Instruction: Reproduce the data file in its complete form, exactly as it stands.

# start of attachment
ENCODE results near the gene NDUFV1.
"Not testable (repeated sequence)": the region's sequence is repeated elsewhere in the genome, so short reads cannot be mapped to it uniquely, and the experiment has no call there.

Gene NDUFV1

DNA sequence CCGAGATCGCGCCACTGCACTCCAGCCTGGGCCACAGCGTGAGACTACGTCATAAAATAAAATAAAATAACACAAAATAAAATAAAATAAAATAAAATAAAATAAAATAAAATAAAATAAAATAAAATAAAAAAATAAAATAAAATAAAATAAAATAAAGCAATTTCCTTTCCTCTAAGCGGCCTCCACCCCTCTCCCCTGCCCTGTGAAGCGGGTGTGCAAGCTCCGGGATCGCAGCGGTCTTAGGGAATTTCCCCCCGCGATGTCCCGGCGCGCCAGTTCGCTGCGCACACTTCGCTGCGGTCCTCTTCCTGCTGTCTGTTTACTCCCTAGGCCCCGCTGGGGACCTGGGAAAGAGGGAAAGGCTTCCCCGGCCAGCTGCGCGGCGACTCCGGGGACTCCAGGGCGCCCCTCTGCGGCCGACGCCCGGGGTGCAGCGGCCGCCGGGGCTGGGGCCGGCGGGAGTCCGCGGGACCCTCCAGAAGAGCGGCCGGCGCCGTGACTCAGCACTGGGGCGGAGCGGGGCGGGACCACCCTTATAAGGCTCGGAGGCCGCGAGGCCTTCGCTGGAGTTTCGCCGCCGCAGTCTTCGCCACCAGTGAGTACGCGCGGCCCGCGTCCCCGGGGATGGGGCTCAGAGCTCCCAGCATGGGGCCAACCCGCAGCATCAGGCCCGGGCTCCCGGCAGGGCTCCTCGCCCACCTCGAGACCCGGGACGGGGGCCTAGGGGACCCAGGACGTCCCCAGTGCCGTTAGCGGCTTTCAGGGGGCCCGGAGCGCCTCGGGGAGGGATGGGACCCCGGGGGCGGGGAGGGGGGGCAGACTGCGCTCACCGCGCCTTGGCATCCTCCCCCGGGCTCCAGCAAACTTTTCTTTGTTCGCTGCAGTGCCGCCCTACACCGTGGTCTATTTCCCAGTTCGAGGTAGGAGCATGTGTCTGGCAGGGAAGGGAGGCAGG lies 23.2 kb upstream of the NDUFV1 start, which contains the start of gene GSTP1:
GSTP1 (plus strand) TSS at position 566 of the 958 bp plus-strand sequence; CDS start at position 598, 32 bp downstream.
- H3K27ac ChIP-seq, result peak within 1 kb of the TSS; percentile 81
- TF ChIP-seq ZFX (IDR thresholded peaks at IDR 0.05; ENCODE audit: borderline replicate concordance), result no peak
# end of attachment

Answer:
ENCODE results near the gene NDUFV1.
"Not testable (repeated sequence)": the region's sequence is repeated elsewhere in the genome, so short reads cannot be mapped to it uniquely, and the experiment has no call there.

Gene NDUFV1

DNA sequence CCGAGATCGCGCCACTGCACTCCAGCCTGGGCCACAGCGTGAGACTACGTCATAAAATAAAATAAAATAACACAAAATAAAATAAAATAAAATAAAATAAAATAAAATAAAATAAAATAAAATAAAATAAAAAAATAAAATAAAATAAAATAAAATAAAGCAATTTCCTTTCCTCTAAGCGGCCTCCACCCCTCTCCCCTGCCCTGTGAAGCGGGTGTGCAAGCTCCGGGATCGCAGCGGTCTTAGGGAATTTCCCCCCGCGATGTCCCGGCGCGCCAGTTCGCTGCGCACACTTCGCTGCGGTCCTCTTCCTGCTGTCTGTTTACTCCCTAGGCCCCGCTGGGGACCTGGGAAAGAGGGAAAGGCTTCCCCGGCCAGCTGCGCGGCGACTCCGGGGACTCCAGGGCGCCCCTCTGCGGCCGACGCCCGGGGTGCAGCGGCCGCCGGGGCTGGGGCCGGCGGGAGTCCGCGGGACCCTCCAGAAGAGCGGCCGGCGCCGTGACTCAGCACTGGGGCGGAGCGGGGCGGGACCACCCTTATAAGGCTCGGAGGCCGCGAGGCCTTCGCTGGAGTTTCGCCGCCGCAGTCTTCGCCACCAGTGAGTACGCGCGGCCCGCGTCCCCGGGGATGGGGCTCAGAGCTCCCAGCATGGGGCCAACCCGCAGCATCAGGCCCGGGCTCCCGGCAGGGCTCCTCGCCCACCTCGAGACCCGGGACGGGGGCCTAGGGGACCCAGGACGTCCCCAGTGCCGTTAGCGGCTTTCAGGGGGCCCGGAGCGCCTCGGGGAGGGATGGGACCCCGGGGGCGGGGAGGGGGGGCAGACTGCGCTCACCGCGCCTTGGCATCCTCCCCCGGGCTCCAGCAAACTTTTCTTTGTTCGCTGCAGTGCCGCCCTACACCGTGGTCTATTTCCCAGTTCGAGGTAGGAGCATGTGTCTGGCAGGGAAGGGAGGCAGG lies 23.2 kb upstream of the NDUFV1 start, which contains the start of gene GSTP1:
GSTP1 (plus strand) TSS at position 566 of the 958 bp plus-strand sequence; CDS start at position 598, 32 bp downstream.
- H3K27ac ChIP-seq, result peak within 1 kb of the TSS; percentile 81
- TF ChIP-seq ZFX (IDR thresholded peaks at IDR 0.05; ENCODE audit: borderline replicate concordance), result no peak